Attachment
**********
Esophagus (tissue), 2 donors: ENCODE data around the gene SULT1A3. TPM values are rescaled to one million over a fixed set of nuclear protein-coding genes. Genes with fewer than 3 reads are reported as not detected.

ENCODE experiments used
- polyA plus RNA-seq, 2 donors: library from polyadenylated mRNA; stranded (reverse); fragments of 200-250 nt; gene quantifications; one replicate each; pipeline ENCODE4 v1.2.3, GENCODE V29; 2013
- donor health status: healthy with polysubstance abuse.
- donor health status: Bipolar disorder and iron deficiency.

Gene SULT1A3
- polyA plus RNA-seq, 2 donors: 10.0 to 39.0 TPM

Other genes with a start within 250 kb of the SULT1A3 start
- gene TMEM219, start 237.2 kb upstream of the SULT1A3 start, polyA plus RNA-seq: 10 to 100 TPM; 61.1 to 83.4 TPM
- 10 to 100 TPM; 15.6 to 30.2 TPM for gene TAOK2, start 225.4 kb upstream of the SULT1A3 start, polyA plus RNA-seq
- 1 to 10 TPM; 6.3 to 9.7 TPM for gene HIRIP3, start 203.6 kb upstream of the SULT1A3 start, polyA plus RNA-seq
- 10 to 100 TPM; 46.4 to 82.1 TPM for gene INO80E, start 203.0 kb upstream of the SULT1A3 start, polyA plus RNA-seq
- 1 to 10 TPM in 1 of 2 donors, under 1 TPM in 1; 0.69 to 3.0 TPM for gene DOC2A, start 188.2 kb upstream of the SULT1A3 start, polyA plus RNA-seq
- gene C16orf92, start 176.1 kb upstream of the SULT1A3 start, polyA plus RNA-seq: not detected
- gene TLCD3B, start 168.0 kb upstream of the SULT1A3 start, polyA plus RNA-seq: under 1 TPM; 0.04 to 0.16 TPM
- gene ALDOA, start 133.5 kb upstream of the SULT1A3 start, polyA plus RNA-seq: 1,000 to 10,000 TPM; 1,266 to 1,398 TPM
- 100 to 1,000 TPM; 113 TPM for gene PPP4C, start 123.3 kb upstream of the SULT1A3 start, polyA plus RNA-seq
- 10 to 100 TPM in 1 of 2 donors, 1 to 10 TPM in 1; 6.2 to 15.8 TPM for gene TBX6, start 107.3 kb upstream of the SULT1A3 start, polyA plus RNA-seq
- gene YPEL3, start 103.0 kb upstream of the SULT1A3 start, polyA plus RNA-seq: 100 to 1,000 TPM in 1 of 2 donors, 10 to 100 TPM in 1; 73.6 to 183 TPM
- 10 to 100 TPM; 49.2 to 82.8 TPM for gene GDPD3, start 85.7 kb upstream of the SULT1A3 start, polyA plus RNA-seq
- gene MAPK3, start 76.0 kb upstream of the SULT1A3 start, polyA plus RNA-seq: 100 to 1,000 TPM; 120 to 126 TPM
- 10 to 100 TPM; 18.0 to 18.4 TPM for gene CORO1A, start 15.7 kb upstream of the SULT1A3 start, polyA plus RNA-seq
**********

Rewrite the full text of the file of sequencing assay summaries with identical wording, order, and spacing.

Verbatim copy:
Esophagus (tissue), 2 donors: ENCODE data around the gene SULT1A3. TPM values are rescaled to one million over a fixed set of nuclear protein-coding genes. Genes with fewer than 3 reads are reported as not detected.

ENCODE experiments used
- polyA plus RNA-seq, 2 donors: library from polyadenylated mRNA; stranded (reverse); fragments of 200-250 nt; gene quantifications; one replicate each; pipeline ENCODE4 v1.2.3, GENCODE V29; 2013
- donor health status: healthy with polysubstance abuse.
- donor health status: Bipolar disorder and iron deficiency.

Gene SULT1A3
- polyA plus RNA-seq, 2 donors: 10.0 to 39.0 TPM

Other genes with a start within 250 kb of the SULT1A3 start
- gene TMEM219, start 237.2 kb upstream of the SULT1A3 start, polyA plus RNA-seq: 10 to 100 TPM; 61.1 to 83.4 TPM
- 10 to 100 TPM; 15.6 to 30.2 TPM for gene TAOK2, start 225.4 kb upstream of the SULT1A3 start, polyA plus RNA-seq
- 1 to 10 TPM; 6.3 to 9.7 TPM for gene HIRIP3, start 203.6 kb upstream of the SULT1A3 start, polyA plus RNA-seq
- 10 to 100 TPM; 46.4 to 82.1 TPM for gene INO80E, start 203.0 kb upstream of the SULT1A3 start, polyA plus RNA-seq
- 1 to 10 TPM in 1 of 2 donors, under 1 TPM in 1; 0.69 to 3.0 TPM for gene DOC2A, start 188.2 kb upstream of the SULT1A3 start, polyA plus RNA-seq
- gene C16orf92, start 176.1 kb upstream of the SULT1A3 start, polyA plus RNA-seq: not detected
- gene TLCD3B, start 168.0 kb upstream of the SULT1A3 start, polyA plus RNA-seq: under 1 TPM; 0.04 to 0.16 TPM
- gene ALDOA, start 133.5 kb upstream of the SULT1A3 start, polyA plus RNA-seq: 1,000 to 10,000 TPM; 1,266 to 1,398 TPM
- 100 to 1,000 TPM; 113 TPM for gene PPP4C, start 123.3 kb upstream of the SULT1A3 start, polyA plus RNA-seq
- 10 to 100 TPM in 1 of 2 donors, 1 to 10 TPM in 1; 6.2 to 15.8 TPM for gene TBX6, start 107.3 kb upstream of the SULT1A3 start, polyA plus RNA-seq
- gene YPEL3, start 103.0 kb upstream of the SULT1A3 start, polyA plus RNA-seq: 100 to 1,000 TPM in 1 of 2 donors, 10 to 100 TPM in 1; 73.6 to 183 TPM
- 10 to 100 TPM; 49.2 to 82.8 TPM for gene GDPD3, start 85.7 kb upstream of the SULT1A3 start, polyA plus RNA-seq
- gene MAPK3, start 76.0 kb upstream of the SULT1A3 start, polyA plus RNA-seq: 100 to 1,000 TPM; 120 to 126 TPM
- 10 to 100 TPM; 18.0 to 18.4 TPM for gene CORO1A, start 15.7 kb upstream of the SULT1A3 start, polyA plus RNA-seq